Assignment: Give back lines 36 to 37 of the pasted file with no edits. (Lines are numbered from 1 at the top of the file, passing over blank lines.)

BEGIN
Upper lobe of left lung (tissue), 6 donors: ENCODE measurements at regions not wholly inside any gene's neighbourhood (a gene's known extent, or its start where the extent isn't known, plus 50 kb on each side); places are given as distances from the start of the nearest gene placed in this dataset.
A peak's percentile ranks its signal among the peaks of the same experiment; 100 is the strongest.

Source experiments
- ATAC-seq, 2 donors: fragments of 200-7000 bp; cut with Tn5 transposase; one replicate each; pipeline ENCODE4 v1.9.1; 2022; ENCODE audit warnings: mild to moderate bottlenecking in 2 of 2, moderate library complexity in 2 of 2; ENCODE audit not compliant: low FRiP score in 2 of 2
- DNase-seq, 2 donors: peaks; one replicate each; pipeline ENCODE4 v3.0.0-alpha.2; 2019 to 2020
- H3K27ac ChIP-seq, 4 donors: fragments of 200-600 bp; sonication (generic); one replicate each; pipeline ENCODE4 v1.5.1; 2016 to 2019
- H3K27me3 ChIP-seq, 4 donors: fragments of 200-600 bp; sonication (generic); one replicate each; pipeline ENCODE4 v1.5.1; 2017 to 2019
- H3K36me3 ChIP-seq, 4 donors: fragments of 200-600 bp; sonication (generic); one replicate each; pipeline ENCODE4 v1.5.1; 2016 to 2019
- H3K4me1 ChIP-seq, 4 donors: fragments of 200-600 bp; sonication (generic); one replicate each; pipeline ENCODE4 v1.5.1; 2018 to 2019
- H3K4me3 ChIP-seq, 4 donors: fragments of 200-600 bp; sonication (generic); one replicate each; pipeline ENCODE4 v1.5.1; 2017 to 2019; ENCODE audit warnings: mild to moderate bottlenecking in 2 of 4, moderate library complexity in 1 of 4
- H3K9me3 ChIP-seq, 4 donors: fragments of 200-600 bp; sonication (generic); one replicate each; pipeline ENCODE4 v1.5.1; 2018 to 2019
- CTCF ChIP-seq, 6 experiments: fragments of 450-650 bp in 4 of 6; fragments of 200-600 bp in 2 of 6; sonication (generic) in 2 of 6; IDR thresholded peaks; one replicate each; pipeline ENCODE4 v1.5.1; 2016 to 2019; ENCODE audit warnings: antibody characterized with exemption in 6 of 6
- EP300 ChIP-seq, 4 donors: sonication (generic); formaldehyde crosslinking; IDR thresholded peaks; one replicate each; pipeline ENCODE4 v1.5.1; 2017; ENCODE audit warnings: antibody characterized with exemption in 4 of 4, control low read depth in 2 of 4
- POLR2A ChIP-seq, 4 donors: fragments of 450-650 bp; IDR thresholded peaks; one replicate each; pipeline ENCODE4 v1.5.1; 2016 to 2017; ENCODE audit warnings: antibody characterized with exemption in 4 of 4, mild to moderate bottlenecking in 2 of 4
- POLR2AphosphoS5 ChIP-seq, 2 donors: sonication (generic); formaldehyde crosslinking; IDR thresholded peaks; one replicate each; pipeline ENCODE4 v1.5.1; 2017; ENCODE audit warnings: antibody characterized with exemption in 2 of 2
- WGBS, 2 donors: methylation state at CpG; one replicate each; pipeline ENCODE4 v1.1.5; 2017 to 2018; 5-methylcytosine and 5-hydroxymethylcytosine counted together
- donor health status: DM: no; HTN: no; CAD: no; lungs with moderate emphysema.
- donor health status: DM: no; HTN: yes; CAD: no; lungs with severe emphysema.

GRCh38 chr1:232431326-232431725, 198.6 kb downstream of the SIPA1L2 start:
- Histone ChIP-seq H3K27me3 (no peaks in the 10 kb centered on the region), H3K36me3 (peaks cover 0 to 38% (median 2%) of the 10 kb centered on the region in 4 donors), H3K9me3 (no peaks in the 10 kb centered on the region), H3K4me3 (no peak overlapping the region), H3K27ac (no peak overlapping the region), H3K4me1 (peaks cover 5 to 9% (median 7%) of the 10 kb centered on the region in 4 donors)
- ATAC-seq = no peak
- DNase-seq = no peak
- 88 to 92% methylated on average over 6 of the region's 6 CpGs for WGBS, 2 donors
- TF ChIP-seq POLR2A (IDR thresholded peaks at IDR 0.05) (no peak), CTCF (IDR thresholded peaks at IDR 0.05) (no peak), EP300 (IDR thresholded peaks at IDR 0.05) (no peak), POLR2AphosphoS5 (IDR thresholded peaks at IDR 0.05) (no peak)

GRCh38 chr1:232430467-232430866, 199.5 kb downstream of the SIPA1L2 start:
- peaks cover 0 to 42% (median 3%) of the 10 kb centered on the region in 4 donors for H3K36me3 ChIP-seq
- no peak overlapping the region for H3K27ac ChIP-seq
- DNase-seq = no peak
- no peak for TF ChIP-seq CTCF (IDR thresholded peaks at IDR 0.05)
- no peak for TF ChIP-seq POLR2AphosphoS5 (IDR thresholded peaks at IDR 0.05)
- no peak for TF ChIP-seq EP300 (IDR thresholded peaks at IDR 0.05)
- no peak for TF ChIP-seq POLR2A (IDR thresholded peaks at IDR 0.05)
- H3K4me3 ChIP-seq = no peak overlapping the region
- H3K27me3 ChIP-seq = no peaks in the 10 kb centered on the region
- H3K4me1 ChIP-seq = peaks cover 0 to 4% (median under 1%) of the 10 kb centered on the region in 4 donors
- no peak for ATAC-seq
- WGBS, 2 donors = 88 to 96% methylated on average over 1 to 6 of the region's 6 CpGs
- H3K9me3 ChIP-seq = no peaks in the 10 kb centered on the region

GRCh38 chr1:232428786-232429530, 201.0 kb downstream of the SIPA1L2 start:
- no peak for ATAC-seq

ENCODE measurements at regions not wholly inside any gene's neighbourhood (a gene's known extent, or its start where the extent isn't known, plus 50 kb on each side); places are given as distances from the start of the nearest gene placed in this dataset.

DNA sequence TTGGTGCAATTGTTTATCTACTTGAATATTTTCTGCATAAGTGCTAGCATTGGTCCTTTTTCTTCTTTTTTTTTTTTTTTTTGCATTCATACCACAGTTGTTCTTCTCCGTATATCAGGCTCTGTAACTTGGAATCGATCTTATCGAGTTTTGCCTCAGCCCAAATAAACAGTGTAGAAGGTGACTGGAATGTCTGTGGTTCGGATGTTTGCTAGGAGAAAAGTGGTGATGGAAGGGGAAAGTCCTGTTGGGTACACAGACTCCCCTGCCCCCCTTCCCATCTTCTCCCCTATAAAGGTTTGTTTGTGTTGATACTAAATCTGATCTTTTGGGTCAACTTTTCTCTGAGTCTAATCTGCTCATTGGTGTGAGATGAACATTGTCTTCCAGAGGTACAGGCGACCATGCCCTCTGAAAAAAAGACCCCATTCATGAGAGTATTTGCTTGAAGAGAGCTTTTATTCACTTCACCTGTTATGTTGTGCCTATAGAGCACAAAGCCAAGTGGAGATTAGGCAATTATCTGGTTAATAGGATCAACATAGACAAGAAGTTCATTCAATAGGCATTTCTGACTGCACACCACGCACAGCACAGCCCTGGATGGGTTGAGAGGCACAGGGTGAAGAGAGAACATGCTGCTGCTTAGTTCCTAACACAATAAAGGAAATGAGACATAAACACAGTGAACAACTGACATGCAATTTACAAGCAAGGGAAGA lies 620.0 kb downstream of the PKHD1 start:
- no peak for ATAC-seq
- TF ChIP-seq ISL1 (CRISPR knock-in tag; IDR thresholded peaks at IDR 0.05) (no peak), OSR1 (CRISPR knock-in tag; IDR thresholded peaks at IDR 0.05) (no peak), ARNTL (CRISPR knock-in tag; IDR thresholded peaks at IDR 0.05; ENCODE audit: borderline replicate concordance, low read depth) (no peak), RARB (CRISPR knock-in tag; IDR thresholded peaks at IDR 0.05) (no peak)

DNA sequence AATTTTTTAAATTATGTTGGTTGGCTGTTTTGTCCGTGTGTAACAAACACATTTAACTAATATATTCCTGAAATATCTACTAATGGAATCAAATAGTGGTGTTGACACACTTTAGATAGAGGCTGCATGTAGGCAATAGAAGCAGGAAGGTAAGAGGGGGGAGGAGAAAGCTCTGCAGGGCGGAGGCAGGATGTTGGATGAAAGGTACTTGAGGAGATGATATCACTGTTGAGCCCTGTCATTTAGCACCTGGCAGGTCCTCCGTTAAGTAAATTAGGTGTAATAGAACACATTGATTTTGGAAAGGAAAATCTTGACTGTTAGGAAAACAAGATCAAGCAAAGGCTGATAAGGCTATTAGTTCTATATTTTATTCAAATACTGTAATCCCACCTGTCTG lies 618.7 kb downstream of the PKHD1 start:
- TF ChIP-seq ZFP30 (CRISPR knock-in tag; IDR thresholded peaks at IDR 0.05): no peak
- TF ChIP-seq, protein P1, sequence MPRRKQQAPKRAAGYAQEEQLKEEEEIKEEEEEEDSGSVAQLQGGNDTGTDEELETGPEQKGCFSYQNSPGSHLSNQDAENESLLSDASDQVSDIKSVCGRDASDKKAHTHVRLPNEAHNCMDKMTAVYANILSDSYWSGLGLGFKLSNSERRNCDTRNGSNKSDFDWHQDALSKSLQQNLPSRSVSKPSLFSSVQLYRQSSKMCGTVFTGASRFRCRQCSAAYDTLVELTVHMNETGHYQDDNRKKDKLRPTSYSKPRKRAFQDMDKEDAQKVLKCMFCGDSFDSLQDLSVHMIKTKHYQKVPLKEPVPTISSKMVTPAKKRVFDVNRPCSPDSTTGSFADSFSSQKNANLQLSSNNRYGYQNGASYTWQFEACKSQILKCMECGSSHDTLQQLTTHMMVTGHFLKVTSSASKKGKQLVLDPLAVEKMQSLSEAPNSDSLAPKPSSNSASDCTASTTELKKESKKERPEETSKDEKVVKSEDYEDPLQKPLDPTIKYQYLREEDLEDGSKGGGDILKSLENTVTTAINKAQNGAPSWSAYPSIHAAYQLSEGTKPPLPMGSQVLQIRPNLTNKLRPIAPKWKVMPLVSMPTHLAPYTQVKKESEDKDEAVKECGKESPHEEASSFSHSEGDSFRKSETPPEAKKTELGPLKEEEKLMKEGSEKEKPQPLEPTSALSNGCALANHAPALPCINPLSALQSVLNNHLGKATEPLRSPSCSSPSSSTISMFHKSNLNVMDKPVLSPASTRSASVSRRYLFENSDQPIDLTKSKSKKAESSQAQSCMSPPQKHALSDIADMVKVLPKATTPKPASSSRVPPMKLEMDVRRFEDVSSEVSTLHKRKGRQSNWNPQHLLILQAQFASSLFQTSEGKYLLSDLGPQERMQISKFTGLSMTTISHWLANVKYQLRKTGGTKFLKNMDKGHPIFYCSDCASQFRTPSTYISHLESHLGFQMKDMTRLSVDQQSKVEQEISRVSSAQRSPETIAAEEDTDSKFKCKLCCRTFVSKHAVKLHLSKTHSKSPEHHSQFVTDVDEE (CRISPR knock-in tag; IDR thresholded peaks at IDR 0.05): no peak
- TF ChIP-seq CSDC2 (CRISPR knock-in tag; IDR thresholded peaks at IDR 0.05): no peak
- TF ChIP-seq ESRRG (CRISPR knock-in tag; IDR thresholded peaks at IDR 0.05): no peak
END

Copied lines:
- no peak for ATAC-seq
- WGBS, 2 donors = 88 to 96% methylated on average over 1 to 6 of the region's 6 CpGs